Tuesday 7 May 2013

Gameboard of the Gods by Richelle Mead (Age of X #1)

Genres: Adult, Sci-fi, Dystopian, Fantasy/Mythology
Publication Date: June 4th 2013
POV: Alternating
Smut-O-Meter: 5 out of 10
My Rating: Did Not Finish


In a futuristic world nearly destroyed by religious extremists, Justin March lives in exile after failing in his job as an investigator of religious groups and supernatural claims. But Justin is given a second chance when Mae Koskinen comes to bring him back to the Republic of United North America (RUNA). Raised in an aristocratic caste, Mae is now a member of the military’s most elite and terrifying tier, a soldier with enhanced reflexes and skills.

When Justin and Mae are assigned to work together to solve a string of ritualistic murders, they soon realize that their discoveries have exposed them to terrible danger. As their investigation races forward, unknown enemies and powers greater than they can imagine are gathering in the shadows, ready to reclaim the world in which humans are merely game pieces on their board.

Gameboard of the Gods, the first installment of Richelle Mead’s Age of Xseries, will have all the elements that have made her YA Vampire Academy and Bloodlines series such megasuccesses: sexy, irresistible characters; romantic and mythological intrigue; and relentless action and suspense.


I don't rate DNF books, but if I did I would probably give this 1 star. It didn't captivate me, but the story was probably the best part of the book. In a futuristic world where religion is closely monitored and almost outlawed, Justin is a servitor, someone who investigates religions and shuts down the dangerous ones. He is sort of a mentalist, and is helping solve serial murders which are believed to have religious connections. But, the strange thing is, that gods are real. And Justin knows it. There is involvement from Greek, Roman, and Norse gods. I don't know if they are good or bad, or involved with the murders since I didn't finish the book, but they are there.

The story moved really slowly, it reads like a detective novel and really didn't keep my interest. I didn't like the writing style either. It was distant, and formal, and reminded me a lot of the one Kathy Reichs book I read. I did not enjoy it so that is not a compliment. The writing really did not feel connected to the characters at all. I felt like I was just watching from a distance. Like I was reading a history book.

I also found it really really difficult to understand the world I was in. I don't know how far in the future this is supposed to be set, but I imagine its pretty far, since the country names are different. But Richelle Mead didn't even seem to bother trying to help us adjust. She threw us into this world and didn't try to explain it. I had no idea what was going on and I could not follow most of the conversations because half the words were new to me. It was really frustrating, and whatever small motivation I had to continue reading disappeared in my confusion. I don't remember the narration ever, even once, stopping to explain a new term to us. I would prefer info-dumping over this. I still have no idea if she was using the word patrician in the traditional way. And even if she was, this is a futuristic America. An explanation of the new context would have been nice. I really couldn't get a grasp of what was happening, or the characters because of this.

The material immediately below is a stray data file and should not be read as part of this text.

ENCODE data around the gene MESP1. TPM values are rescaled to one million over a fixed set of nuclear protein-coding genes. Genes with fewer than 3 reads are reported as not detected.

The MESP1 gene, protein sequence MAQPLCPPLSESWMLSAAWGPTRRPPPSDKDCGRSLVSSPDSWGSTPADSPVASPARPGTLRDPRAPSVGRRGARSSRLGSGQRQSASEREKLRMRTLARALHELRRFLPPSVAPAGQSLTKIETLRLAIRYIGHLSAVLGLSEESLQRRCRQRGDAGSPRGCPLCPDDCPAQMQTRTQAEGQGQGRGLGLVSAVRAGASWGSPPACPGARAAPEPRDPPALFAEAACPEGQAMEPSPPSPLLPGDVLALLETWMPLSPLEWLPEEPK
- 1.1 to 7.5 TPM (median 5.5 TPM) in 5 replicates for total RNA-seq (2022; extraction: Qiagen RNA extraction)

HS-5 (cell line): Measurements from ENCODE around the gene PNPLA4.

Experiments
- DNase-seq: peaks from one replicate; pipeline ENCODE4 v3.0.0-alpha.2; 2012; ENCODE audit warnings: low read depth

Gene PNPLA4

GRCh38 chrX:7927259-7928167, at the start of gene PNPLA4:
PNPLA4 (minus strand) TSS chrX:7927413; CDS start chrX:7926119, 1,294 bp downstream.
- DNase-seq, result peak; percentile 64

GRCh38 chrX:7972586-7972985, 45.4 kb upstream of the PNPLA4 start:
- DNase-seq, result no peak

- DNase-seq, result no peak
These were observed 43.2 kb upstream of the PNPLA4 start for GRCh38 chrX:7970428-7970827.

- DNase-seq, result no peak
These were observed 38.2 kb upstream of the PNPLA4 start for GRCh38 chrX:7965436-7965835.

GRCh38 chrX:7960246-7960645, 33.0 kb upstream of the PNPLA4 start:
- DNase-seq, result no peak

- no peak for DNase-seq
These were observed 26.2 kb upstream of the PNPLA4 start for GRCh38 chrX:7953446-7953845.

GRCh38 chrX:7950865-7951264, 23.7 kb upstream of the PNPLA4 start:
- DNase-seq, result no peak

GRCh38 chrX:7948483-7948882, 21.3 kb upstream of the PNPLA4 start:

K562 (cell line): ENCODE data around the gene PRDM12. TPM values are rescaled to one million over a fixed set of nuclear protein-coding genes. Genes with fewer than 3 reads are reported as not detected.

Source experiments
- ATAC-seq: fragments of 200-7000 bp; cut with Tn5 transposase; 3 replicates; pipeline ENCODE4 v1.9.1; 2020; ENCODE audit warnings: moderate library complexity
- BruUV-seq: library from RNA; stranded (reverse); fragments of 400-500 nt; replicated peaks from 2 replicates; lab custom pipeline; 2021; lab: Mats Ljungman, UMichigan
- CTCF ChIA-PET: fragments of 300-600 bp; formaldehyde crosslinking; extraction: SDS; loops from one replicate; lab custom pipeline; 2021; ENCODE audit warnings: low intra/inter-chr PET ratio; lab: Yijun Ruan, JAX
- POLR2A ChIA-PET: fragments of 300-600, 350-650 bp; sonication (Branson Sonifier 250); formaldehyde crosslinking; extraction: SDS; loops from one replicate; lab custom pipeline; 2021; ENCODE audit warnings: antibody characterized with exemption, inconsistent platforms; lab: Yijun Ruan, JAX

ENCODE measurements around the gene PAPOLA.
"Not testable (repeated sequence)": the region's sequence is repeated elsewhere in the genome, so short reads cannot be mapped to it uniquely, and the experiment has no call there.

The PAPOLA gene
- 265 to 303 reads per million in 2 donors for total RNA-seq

But I didn't care for the characters anyway. I am almost seething when I think of them. At first, I thought Mae was the main character, because the first chapter was from her POV, but then it began to alternate with Justin, and more of them were from Justin's POV. The chapter POV ratio was probably 3:1. Justin was smart, but he was disgusting to me. He was a horrible MC. He was a rude, womanizing ass with a drug problem. Seriously! He makes me so angry! He thinks its a good time to end up unconscious on the floor of a seedy bar. And he is so arrogant and full of himself and just blah! Then there is Mae, who is also arrogant but not because of her intelligence, but because of her upbringing, or heritage, or caste. I dont even know which one because this is one of the things about the book that I couldn't understand. She was so stuck up and proud. She thought she was so much better than everyone else. Too good for Justin. Normally I would say everyone is too good for Justin, but when you start acting like a bitch, then you don't really have the right to say that.

There were also occasional chapters from the POV of Tessa. A sixteen year old girl who was Justin's ward and I have no idea what her relevance was. But when I stopped reading, at 42%, she still didn't seem important. She was an ok character, but nothing special. She was smart, like Justin, so maybe she will help them later on in the book or the series. I don't care and I don't intend to find out.

The characters in this were so repulsive, and the storytelling so frustrating, that when I see the cover of the book it nearly makes me nauseous. I am no longer as excited to read Vampire Academy as I was before. The story and characters may be better, but I don't know if that alone will be enough to make me read it, if the writing-style is anything like in this.

“You can put on as many airs as you want, but in the end, that dress is the same as you: an old, cheap design dressed up to look like its worth more than it is.”

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